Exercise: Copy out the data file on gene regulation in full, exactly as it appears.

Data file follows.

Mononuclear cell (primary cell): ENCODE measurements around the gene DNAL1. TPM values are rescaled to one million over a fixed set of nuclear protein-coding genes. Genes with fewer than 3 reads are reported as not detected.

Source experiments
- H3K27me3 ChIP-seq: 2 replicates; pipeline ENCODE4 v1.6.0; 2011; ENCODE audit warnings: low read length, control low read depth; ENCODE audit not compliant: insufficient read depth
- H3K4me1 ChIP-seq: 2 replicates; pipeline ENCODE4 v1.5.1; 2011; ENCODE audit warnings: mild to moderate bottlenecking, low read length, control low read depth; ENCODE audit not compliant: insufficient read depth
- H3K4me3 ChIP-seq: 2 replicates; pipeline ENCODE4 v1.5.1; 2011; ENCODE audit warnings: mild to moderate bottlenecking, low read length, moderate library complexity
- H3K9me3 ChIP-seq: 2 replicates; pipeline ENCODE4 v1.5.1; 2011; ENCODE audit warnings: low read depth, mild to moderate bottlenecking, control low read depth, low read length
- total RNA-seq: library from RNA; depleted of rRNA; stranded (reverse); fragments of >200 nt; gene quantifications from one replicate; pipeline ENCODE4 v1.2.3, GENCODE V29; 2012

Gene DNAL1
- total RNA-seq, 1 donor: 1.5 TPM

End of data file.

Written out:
Mononuclear cell (primary cell): ENCODE measurements around the gene DNAL1. TPM values are rescaled to one million over a fixed set of nuclear protein-coding genes. Genes with fewer than 3 reads are reported as not detected.

Source experiments
- H3K27me3 ChIP-seq: 2 replicates; pipeline ENCODE4 v1.6.0; 2011; ENCODE audit warnings: low read length, control low read depth; ENCODE audit not compliant: insufficient read depth
- H3K4me1 ChIP-seq: 2 replicates; pipeline ENCODE4 v1.5.1; 2011; ENCODE audit warnings: mild to moderate bottlenecking, low read length, control low read depth; ENCODE audit not compliant: insufficient read depth
- H3K4me3 ChIP-seq: 2 replicates; pipeline ENCODE4 v1.5.1; 2011; ENCODE audit warnings: mild to moderate bottlenecking, low read length, moderate library complexity
- H3K9me3 ChIP-seq: 2 replicates; pipeline ENCODE4 v1.5.1; 2011; ENCODE audit warnings: low read depth, mild to moderate bottlenecking, control low read depth, low read length
- total RNA-seq: library from RNA; depleted of rRNA; stranded (reverse); fragments of >200 nt; gene quantifications from one replicate; pipeline ENCODE4 v1.2.3, GENCODE V29; 2012

Gene DNAL1
- total RNA-seq, 1 donor: 1.5 TPM